The relentless attack on law abiding firearms owners to slowly water down what the definition of a legal firearm continues. The Tasmania Police will soon release a new set of guidelines that will see some guns removed from their owners if they do not fit the right appearance.
When the driving force on firearm policy comes directly from the police. LAFO’s end up with unworkable and useless guidelines such as “appearance” being forced upon them with no consultation.
In the draft document detailing the changes, any gun that resembles in appearance a machine gun or rapid-firing weapon would be banned from the state.
After assessment, this could be extended to any gun with a pistol grip, fore-end shroud, detachable extended magazine shroud, or skeleton, folding or adjustable stock.
Police Minister Rene Hidding said the guidelines would provide clarity to existing state firearms legislation.
Gun clubs and dealers contacted by Fairfax Tasmania on Tuesday said they were unsure what impact these guidelines might have upon them.
Shooters and Fishers Party of Tasmania vice-chairman Matt Allen said the regulation had always existed within the Firearms Act but had never been enforced and regulated due to it being overlooked.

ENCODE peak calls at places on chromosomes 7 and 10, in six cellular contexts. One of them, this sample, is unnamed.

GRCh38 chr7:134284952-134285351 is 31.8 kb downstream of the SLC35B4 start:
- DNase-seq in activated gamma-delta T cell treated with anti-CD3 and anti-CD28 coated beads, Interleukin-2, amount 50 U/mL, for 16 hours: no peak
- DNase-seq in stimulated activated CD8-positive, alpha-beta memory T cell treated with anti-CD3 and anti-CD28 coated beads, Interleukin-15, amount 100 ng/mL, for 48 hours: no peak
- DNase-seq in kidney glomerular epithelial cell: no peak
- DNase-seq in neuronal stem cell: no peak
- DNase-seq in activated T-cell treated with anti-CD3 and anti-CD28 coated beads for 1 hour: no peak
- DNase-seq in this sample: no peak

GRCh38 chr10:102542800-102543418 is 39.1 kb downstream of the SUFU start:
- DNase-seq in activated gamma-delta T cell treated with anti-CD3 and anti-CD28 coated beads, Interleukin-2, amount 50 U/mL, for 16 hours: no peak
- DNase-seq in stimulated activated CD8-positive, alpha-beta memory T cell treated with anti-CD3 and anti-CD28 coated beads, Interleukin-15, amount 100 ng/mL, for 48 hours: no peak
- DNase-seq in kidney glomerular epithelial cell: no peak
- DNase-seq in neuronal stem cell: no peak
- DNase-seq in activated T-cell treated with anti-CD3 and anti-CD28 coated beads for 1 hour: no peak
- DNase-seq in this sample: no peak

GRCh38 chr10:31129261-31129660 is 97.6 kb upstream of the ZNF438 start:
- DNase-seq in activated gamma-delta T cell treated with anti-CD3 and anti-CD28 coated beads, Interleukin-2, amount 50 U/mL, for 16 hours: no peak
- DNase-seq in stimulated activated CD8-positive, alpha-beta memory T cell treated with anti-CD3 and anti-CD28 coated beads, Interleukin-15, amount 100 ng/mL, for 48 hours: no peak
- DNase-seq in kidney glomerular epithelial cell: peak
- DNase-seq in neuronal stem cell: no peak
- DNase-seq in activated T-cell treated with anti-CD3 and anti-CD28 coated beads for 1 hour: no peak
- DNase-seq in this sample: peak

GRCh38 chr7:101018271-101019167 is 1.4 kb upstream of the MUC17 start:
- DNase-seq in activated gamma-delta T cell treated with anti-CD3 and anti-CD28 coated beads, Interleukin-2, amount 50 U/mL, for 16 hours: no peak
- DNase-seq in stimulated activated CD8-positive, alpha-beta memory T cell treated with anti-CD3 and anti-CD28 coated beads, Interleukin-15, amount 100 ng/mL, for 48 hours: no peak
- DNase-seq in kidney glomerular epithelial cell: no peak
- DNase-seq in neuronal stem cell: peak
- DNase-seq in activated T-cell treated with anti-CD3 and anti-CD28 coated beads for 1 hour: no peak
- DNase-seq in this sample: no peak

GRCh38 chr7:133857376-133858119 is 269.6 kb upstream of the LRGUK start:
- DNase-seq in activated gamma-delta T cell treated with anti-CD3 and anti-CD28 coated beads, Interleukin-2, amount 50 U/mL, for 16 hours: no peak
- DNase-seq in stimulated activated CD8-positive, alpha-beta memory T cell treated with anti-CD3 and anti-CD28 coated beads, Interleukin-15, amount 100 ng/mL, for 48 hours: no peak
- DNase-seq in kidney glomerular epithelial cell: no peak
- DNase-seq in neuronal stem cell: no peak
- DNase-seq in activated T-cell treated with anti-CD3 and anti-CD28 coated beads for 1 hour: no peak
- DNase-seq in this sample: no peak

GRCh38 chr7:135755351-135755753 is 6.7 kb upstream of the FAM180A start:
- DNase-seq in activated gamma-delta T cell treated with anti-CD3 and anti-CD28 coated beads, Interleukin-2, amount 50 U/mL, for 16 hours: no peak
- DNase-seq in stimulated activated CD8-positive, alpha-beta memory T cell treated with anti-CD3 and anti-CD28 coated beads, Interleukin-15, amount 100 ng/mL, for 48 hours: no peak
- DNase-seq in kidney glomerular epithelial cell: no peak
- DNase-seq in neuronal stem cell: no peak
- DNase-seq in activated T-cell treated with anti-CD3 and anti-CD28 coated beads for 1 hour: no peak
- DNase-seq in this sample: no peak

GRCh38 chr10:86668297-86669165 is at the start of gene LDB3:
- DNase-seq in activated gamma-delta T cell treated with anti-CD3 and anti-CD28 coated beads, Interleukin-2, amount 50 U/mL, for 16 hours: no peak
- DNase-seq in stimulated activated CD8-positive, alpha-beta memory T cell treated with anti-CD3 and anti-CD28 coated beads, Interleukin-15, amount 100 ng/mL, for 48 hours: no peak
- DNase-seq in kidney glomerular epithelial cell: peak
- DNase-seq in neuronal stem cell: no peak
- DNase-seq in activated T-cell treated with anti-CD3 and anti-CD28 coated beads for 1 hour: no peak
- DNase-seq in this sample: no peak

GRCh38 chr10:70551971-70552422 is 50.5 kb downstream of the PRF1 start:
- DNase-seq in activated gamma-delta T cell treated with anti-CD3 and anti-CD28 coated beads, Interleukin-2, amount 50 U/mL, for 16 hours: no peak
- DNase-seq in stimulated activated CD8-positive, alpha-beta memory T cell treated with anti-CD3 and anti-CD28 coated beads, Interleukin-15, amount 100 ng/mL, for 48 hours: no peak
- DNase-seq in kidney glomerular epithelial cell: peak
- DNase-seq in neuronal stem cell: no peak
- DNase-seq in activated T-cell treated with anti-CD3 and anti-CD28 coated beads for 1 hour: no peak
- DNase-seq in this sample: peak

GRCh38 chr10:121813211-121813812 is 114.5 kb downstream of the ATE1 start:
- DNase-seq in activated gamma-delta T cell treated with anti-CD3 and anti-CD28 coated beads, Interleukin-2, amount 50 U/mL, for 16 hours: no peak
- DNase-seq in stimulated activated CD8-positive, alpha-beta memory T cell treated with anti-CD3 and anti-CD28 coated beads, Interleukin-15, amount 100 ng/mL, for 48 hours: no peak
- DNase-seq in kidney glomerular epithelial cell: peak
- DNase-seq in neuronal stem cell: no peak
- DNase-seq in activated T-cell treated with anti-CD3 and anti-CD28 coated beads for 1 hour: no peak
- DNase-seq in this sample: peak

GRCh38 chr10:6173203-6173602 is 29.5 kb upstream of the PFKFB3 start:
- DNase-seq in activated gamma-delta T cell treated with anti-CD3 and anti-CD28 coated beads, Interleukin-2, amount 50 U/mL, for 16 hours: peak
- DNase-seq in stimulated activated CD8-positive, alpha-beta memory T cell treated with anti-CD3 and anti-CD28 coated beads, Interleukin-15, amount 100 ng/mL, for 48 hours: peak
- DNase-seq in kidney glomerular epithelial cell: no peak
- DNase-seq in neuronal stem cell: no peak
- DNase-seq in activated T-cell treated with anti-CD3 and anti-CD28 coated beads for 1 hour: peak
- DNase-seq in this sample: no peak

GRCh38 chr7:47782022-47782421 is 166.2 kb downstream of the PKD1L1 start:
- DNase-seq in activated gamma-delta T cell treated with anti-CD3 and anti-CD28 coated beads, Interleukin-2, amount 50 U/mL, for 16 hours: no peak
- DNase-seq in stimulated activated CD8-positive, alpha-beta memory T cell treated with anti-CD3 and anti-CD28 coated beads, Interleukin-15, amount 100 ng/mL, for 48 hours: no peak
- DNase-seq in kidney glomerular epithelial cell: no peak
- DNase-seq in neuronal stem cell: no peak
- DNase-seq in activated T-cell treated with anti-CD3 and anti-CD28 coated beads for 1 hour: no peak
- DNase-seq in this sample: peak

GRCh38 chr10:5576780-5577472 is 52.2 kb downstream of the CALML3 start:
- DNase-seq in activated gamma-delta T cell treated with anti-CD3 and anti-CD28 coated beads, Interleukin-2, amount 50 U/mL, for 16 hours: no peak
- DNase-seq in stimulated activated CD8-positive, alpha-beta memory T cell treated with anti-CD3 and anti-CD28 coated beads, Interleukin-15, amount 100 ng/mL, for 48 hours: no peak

He said now any firearm that was modified to only look like a military firearm would be banned in the state.
Shooters and Fishers Party of Tasmania vice-chairman Matt Allen
“Our belief is that the restriction should be on the action of the gun, not what it looks like,” Mr Allen said.
Mr Allen said many gun manufacturers released skeleton stock these days so users could modify a particular weapon to their needs.
He said people with disabilities and older shooters could be disadvantaged through being prevented to modify firearms appropriately to their needs.
Hunting enthusiast Peter Darke said gun owners had been sent a letter about the new guidelines five months ago and given scarce information since.
He blamed the disbandment of the Tasmanian Firearms Consultative Committee three years ago for gun owners not being kept well enough abreast of firearm regulation developments.
“If we had retained that, at least there would be a forum to discuss these things,” Mr Darke said.